X Limited ordered 20 thousand summer dresses from Y Limited in accordance with samples previously produced by Y Limited. The dresses were delivered slightly late. X Limited did not pay the full sum due. Y Limited sued for the balance owing or for the return of the goods seeking to rely on its (probably defective) retention of title clause. X Limited defended the claim saying that late delivery had caused it problems, a loss of market and therefore loss of sales due to the seasonal nature of the goods, it claimed that the dresses were not of the same quality as in the sample and that there were other defects with the goods. It counterclaimed for its loss of profit.
There were disputes over whose terms and conditions applied, over the meaning of the terms and conditions, and over the validity of the retention of title clause. There were also omissions in both parties’ paperwork, and question marks as to whether terms were enforceable, reasonable and so on in both the claim and counterclaim. Both parties had evidential problems in relation to the contracts.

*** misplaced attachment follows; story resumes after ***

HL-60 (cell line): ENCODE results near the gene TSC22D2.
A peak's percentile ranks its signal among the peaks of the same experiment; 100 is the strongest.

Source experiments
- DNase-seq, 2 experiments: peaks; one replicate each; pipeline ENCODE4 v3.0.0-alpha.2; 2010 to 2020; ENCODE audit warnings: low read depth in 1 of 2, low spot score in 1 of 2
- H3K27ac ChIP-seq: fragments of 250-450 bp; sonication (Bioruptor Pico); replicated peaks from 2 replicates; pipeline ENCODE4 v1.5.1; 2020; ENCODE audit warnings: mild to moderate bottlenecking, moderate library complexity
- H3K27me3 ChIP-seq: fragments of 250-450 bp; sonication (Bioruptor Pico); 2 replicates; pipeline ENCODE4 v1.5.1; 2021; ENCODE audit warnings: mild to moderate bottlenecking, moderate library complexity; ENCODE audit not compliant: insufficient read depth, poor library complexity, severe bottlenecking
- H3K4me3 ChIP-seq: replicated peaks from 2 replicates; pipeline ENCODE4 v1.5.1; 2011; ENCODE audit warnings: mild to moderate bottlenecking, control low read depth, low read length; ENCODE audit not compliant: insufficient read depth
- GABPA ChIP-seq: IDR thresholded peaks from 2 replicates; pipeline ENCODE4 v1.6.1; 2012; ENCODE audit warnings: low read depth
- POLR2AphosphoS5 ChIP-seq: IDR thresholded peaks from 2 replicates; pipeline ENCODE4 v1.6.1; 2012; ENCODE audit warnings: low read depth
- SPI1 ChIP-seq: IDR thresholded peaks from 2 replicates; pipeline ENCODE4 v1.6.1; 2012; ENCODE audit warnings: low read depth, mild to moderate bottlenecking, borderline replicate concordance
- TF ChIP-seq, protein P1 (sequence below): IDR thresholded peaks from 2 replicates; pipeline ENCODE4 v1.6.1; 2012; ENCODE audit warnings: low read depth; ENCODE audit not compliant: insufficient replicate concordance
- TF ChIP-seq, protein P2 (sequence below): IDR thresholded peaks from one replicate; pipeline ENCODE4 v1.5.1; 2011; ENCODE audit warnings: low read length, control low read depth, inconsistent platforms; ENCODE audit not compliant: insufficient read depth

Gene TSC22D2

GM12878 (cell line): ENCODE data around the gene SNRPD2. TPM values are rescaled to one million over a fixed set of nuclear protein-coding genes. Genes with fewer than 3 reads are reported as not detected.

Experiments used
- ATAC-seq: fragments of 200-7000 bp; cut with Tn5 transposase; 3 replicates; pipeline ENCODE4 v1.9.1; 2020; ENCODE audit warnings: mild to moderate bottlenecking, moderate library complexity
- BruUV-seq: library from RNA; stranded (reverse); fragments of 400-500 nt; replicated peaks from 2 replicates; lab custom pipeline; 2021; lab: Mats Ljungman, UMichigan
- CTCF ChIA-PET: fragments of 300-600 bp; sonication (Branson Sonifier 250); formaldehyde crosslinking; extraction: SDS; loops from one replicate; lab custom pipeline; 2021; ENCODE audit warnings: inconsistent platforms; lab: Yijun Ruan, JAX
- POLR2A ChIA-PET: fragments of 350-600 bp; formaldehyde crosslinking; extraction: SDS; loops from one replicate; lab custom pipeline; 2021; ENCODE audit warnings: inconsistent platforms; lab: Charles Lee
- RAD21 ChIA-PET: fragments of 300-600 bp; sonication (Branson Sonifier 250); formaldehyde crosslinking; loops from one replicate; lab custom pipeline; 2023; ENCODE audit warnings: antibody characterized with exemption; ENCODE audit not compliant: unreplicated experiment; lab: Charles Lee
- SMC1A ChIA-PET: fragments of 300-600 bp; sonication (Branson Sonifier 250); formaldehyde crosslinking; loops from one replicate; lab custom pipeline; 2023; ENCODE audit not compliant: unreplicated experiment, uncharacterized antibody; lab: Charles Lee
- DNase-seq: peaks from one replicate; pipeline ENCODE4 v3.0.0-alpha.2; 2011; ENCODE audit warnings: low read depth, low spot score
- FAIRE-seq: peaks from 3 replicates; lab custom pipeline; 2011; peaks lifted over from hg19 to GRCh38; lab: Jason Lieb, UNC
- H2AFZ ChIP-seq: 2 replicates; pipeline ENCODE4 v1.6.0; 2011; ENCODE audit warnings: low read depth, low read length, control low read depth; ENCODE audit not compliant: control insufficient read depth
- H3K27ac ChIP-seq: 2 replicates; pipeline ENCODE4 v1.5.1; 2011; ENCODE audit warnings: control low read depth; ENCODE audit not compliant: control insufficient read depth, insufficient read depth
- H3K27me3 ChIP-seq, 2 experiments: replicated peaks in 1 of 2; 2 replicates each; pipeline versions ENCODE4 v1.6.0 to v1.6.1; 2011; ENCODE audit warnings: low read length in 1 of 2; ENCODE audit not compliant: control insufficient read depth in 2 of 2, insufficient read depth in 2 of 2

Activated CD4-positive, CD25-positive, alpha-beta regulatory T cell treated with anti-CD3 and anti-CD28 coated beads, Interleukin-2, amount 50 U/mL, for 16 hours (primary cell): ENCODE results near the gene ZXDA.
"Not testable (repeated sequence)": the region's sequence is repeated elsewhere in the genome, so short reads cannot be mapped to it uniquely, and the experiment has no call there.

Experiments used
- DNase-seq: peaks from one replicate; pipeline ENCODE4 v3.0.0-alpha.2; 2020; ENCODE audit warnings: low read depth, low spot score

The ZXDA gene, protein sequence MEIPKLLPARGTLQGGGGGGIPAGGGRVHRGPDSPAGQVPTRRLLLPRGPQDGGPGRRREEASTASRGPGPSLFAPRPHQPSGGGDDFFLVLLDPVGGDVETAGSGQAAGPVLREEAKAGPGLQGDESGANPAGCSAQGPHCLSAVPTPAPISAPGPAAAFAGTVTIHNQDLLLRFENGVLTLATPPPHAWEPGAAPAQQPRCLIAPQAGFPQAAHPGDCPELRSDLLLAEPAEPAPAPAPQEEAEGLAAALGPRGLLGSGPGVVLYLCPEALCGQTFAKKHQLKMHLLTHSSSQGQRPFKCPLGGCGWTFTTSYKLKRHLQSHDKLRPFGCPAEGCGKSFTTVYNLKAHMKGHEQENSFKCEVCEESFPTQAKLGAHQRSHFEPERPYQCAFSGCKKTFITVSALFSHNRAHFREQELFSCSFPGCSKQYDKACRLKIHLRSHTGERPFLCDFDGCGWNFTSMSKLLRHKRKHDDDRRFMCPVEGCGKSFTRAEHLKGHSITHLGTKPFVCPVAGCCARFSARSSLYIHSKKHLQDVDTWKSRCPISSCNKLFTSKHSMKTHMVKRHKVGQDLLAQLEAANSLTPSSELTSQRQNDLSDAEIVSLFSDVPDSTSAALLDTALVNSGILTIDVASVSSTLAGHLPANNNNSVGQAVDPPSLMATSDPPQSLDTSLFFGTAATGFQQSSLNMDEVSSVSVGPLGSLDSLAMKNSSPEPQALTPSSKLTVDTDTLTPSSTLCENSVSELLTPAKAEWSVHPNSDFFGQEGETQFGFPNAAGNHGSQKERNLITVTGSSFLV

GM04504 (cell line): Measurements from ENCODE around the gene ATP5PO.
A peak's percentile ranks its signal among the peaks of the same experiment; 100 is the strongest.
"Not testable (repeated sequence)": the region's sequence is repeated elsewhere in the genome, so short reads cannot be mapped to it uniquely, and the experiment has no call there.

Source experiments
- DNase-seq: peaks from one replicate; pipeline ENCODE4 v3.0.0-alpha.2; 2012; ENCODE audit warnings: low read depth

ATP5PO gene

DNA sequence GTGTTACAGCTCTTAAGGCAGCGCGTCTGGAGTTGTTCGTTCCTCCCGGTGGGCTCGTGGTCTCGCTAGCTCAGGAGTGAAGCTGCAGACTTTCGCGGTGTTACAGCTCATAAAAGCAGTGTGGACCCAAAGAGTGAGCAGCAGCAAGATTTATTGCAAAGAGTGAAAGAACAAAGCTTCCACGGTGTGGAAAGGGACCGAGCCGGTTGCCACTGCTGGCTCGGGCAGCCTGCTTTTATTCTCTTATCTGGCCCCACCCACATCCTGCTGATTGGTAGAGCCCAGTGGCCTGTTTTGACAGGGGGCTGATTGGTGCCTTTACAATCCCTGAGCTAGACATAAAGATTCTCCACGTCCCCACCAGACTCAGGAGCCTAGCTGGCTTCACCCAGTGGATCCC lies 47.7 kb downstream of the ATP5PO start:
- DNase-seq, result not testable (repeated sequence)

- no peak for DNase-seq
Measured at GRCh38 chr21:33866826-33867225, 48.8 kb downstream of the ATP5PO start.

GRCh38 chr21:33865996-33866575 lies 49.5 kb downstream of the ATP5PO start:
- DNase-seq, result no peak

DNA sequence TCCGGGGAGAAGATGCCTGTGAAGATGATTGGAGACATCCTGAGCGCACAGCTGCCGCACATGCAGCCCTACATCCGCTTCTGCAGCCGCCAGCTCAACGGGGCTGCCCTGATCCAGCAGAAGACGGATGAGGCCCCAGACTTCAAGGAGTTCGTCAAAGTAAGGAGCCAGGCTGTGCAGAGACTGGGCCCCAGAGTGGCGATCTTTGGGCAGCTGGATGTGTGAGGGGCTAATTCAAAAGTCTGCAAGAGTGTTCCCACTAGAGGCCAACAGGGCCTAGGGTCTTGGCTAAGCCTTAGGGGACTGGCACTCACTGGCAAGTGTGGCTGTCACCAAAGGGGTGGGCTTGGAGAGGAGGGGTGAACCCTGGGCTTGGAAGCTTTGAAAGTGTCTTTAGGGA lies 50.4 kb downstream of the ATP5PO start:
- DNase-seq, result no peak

Y Limited had considerable concerns about the solvency of X Limited.
At mediation many of the issues between the parties were not resolved but a solution was found that suited both parties. X Limited agreed to return the goods to Y Limited which believed it had another market for the dresses. In return it was agreed that Y Limited would drop its claim for payment from X Limited. Since Y Limited was concerned that even if it obtained judgment against X Limited it would not have been able to enforce that judgment it was happy with that outcome. Unbeknown to Y Limited, X Limited was in serious financial difficulties. Its paperwork was in a mess, many of its witnesses had left the company and the slight delay was probably not fatal to its ability to sell the dresses. It had no cogent evidence on defects or quality. If ordered to pay it would have gone into liquidation.
If the matter had gone to trial Y Limited would in all probability have lost on the retention of title point but won on all others and so obtained judgment against X Limited for the balance due, which X Limited would not have been able to pay. By mediating both parties achieved a result that was not likely to be ordered at trial but gave both the best result for each of them.
Neither party wasted money on further legal costs pursuing judgments that were unlikely to be enforced. Risk was reduced for both parties. Costs were limited. The result was achieved much faster than allowing the matter to go to trial. Management time could be devoted to more pressing matters rather than be wasted in fruitless litigation.